TSX falls as sagging gold shares eclipse upbeat results

Wed Oct 24, 2012 5:31pm EDT
 
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By Solarina Ho

TORONTO (Reuters) - Toronto's main stock index finished lower on Wednesday, its fourth straight loss, as gains in Canadian Pacific Railway CP.TO, Rogers Communications Inc RCIb.TO and Teck Resources on positive quarterly results were offset by weaker gold shares.

Goldcorp G.TO tracked bullion prices, sliding 3.46 percent to C$40.79. The precious metal fell to around $1,700 an ounce, pressured by worries about a U.S. economic slowdown, but recovered from near 7-week lows after the Federal Reserve stuck to its plan to keep stimulating growth until the job market improves.

The gold group has fallen 4.15 percent since Monday, while bullion prices have shed about 1.5 percent during the same period. The overall materials group, of which gold firms are a part, was down 1.02 percent.

Toronto Stock Exchange's S&P/TSX composite index .GSPTSE finished down 30.82 points, or 0.25 percent, at 12,195.02 after spending the day gyrating between positive and negative territory. The index has fallen 2.17 percent since Friday, with more than half the losses occurring in the previous session.

Weak earnings outlook and revenue misses at large U.S. companies kept market sentiment subdued, while no mention of an improving labor market in a statement from the Federal Reserve led stocks to retreat late in the day.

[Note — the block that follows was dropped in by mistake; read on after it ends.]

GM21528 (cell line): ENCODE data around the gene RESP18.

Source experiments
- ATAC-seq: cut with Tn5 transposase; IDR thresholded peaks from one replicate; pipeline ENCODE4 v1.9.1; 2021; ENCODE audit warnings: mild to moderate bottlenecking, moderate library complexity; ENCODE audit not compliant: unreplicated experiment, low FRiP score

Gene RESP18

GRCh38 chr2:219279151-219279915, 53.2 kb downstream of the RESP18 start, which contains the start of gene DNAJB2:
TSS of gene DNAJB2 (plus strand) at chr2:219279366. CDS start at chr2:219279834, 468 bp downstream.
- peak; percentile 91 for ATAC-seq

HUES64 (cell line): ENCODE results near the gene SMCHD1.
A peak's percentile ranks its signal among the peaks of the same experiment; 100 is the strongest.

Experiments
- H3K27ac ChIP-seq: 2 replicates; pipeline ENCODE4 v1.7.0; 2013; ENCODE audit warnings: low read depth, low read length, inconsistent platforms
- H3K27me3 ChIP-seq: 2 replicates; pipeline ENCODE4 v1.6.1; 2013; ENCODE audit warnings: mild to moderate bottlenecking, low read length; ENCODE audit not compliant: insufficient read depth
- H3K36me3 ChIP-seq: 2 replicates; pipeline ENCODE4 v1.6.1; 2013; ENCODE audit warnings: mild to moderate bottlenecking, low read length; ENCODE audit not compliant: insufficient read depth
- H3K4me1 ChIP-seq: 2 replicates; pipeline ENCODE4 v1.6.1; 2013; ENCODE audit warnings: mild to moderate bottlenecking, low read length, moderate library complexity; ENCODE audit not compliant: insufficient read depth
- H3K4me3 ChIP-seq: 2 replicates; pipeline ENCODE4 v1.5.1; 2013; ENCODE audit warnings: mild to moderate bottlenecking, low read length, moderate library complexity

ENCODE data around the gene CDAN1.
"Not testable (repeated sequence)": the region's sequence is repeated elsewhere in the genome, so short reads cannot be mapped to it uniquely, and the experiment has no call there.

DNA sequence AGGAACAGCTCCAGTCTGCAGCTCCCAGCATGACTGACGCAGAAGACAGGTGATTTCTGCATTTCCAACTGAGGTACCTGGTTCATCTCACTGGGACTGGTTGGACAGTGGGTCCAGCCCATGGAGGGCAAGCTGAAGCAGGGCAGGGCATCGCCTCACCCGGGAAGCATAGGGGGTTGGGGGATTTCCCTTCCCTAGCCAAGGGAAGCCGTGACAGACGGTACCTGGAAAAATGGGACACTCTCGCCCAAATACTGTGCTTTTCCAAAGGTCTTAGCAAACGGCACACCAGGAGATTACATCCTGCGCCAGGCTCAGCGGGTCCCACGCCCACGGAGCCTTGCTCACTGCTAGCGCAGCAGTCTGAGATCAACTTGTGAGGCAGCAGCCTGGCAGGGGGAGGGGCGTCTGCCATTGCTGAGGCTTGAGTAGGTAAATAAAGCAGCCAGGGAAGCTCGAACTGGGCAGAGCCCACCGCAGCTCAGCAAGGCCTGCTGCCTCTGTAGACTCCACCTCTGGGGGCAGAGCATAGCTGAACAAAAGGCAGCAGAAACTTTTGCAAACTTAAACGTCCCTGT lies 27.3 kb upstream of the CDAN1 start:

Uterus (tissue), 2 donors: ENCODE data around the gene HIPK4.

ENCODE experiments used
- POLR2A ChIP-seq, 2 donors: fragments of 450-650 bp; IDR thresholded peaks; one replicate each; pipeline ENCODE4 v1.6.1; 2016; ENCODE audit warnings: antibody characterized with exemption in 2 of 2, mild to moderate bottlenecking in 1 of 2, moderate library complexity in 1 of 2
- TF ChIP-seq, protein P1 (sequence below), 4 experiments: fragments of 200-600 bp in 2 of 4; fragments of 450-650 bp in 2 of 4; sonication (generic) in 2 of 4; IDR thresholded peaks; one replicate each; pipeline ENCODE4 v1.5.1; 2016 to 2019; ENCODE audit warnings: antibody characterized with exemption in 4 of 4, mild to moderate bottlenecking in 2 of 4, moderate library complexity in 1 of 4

Pat McHugh, Canadian equity strategist at Manulife Asset Management said positive news from China and from corporate earnings helped ease some of the negative tone in the market.

CP Rail shares surged 6.02 percent to C$93.18 as the railway's profit jumped 20 percent, while Rogers climbed 3.29 percent to C$42.43 after the mobile phone company reported a higher percentage of smartphone subscribers.

Canada's largest diversified miner, Teck Resources, climbed 2.78 percent to C$31.39, as its earnings per share were not far off analysts' expectations despite a sharp fall in profit.   Continued...

 
A general view of the TSX (Toronto Stock Exchange) Broadcast Centre in Toronto June 20, 2008. REUTERS/Mark Blinch